How to Turnaround a Failing Corporation.

What leadership skills do you need to turn around a failing business?


That’s precisely what Colin Iles, our Disruptive Innovation Practice lead asked Cell C‘s CFO, Zafar Mahomed.

We fully recommend you take the time to watch the full interview as the advice is surprisingly simple, incredibly compelling and applicable in all circumstances.

Here’s a quick summary of the key points that stood out to the Emergent team. Do comment back about the points that stood out for you.

Purpose is Key

If you don’t have a common understanding of what you are trying to achieve, you’ll never get there. It’s therefore incredibly important you are clear about your purpose and that it’s supported by all of your critical stakeholders.

Don’t be in denial

A lot of leaders in South Africa are in denial about the very real disruptive threats to their businesses. Denialism is very much a corporate disease, as leaders are cocooned from the real world. Leaders must believe their businesses will be disrupted and take definitive actions to mitigate this threat if they want to survive.

Always speak the truth

Speaking the truth, no matter how difficult, is the fastest way to build trust and support across your stakeholders. This is especially so when you are in a distressed scenario. At that point, you lack credibility. When you talk to banks or auditors, people don’t take you seriously. Being honest is incredibly important here. You can’t simply blame the last management team. Banks don’t want you to say everything is fine. If you want them to support you, give them the truth.

Whoever is careless with the truth in small matters cannot be trusted with important matters.

Albert Einstein

Keep it simple

I can explain Cell C’s 4-pillar strategy to our banks and shareholders in 30 seconds. If you want your stakeholders to support your vision, then it’s got to be compelling and easy to understand.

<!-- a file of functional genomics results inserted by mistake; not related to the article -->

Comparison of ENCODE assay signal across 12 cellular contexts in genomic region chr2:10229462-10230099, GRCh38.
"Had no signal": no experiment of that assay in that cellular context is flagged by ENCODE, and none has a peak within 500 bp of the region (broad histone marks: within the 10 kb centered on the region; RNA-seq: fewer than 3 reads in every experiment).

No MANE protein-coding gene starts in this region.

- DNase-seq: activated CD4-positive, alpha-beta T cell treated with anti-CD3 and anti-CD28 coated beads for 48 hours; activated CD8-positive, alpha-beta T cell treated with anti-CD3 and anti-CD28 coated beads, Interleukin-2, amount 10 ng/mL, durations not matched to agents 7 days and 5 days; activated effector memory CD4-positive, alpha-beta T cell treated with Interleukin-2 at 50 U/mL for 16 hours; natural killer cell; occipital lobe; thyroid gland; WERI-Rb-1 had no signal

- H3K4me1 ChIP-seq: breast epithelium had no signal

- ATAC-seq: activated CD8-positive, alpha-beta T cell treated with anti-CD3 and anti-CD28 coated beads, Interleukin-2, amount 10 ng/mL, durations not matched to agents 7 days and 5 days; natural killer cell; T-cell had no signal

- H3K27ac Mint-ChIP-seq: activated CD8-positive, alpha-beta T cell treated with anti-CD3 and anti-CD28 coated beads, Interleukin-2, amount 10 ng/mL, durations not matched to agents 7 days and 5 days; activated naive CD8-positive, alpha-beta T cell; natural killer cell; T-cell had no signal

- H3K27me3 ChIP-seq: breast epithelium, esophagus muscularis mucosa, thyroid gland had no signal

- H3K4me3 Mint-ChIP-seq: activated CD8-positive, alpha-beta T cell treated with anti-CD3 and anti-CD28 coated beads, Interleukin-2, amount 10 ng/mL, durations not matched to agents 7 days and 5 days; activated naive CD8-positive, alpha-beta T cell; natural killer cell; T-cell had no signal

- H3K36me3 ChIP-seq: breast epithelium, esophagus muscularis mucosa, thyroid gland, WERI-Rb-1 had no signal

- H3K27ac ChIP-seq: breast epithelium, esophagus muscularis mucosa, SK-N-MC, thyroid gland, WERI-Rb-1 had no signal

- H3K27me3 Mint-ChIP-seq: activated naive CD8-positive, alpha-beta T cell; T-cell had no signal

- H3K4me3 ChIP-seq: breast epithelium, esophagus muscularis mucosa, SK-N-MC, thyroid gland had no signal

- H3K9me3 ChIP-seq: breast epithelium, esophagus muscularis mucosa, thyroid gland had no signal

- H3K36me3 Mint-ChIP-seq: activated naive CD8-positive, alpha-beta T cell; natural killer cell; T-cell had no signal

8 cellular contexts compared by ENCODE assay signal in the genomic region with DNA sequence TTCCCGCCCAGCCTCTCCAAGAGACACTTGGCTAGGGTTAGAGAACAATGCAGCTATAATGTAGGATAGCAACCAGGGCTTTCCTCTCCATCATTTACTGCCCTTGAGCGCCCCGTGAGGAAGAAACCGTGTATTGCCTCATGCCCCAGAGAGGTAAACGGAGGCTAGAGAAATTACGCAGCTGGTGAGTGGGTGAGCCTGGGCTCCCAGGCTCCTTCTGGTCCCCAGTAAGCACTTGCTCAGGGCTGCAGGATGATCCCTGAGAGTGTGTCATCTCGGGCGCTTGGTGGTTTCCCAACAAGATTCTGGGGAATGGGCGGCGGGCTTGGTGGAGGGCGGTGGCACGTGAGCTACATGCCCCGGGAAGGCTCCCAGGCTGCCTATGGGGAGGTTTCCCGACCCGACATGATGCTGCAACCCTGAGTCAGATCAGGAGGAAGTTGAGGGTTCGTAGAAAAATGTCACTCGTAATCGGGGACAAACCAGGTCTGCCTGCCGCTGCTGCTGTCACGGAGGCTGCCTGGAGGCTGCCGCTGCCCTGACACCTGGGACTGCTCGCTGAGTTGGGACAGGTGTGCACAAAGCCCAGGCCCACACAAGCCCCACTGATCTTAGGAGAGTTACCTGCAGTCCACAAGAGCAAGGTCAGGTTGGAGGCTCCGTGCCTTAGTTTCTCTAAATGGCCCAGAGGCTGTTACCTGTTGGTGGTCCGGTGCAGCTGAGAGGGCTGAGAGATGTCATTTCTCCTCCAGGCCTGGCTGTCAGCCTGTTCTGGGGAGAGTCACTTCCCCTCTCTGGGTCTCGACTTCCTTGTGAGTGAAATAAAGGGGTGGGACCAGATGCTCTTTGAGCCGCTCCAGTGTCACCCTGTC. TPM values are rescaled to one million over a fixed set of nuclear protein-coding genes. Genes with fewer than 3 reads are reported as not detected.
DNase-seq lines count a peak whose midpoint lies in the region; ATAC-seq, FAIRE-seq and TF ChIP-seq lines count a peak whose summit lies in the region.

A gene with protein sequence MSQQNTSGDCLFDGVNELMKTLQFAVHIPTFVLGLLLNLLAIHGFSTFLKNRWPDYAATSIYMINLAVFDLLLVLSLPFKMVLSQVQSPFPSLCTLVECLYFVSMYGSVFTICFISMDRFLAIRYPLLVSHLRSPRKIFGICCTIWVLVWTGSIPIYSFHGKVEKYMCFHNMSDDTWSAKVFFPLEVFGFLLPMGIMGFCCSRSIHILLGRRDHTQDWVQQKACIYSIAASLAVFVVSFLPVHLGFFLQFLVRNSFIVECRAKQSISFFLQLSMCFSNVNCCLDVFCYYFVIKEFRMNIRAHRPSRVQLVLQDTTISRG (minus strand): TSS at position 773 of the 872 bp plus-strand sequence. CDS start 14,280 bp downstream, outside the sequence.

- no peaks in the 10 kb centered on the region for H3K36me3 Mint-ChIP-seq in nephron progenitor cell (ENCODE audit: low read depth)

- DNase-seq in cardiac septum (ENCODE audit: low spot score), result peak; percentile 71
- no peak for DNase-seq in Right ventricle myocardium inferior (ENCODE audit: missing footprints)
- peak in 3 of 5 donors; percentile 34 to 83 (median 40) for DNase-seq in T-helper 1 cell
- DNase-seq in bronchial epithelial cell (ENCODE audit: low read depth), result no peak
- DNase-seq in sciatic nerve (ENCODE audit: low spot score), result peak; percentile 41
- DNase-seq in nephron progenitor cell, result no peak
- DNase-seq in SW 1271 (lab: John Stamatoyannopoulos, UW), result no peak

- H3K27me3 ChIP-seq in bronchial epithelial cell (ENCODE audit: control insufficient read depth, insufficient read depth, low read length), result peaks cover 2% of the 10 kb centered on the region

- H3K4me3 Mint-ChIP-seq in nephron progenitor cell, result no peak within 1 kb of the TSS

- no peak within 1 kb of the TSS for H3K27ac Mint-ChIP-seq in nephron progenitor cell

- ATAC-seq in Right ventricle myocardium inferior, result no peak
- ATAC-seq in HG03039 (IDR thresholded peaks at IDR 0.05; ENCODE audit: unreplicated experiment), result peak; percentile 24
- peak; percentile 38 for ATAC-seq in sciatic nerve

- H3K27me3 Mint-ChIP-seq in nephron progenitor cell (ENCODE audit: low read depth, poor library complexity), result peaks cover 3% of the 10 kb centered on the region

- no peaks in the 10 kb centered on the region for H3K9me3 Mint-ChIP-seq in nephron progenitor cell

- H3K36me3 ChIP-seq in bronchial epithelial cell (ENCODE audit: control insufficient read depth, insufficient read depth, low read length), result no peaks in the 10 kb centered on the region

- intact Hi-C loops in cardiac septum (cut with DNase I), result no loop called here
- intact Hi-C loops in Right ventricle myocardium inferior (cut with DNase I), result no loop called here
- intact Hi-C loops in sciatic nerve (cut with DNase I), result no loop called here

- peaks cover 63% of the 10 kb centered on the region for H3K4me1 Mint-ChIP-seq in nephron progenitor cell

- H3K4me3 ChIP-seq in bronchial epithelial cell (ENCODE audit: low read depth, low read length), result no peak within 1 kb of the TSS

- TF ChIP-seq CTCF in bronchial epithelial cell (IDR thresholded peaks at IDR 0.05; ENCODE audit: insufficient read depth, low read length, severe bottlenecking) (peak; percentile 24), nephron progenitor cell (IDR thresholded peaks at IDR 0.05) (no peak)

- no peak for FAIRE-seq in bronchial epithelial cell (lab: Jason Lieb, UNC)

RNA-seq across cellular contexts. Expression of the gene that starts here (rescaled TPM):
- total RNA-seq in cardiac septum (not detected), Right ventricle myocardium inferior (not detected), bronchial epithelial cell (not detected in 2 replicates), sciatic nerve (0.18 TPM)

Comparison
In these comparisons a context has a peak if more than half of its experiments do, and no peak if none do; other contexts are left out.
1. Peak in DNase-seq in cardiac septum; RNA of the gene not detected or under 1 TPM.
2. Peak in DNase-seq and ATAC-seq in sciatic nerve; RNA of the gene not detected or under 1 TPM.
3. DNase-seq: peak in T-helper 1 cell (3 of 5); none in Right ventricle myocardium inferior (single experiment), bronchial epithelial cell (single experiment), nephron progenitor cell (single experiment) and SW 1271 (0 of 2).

Manage your cash-flow, not your income statement

Income statements for turn-arounds are not relevant. All that matters is cash-flow. If you don’t know where your cash is, you don’t have a business.

Get the best advisors you can

You cannot do turn-arounds by yourself. You need advisors to help you and guide your thinking. They are expensive, but if you choose the right ones, they are vital.

Don’t be afraid to make mistakes

You are going to make mistakes. It’s guaranteed. If you are not making mistakes, you are doing something wrong. Just remember when they happen just make sure you fix them quickly.

Don’t rely on the people that got you in to trouble, to get you out of it

You have to bring in fresh thinkers to turn-around a business. They might be expensive. They might be temporary. But they are vital. This is why for example, everyone on Cell-C’s ExCo is brand new.

Be ruthless on cost cutting

For example, do you really need that business day subscription? Probably not. So be ruthless when cutting costs. The worst that can happen is someone will write you a nasty letter.

Governance is critical

Make sure there is oversight for the decisions you make as a CXO. If the governance structures don’t exist, create them. Taking tough decisions without appropriate governance makes you a cowboy. Tough decisions with good governance builds credibility quickly.

Stay fit

If you cannot keep yourself fit, you are not going to keep the company fit.

Eat Well

Be disciplined about what you eat. If your working in a stressful environment, what you eat becomes even more critical for maintaining your energy levels

Make time for your family

You have to spend time with your family and friends. These are the people that can revitalise you and keep you excited about the work you have to do.

Active Stakeholder Management

It’s absolutely critical to continually communicate with your key stakeholders. Roadshows, personal letters, calls. It’s amazing the goodwill you get when you communicate regularly and your communications are honest.

Forget about spreadsheets

You can’t trust a complex spreadsheet to run your business. Keep your forecasts simple. Focus on cash-flow. As a CFO you have to be in the business of understanding what’s really happening, not understanding excel.

Failure is an option

My generation had to be blemish-free. I’ve got lots of scars on my CV and this is important for leadership today. You need problem solvers and the best problem solvers are typically individuals who’ve failed often.

Watch the interview for more…

These are just some of the points that stood out to us from Colin’s and Zaf’s interview.

To keep it brief we also left out the war-stories, that really make these points come alive.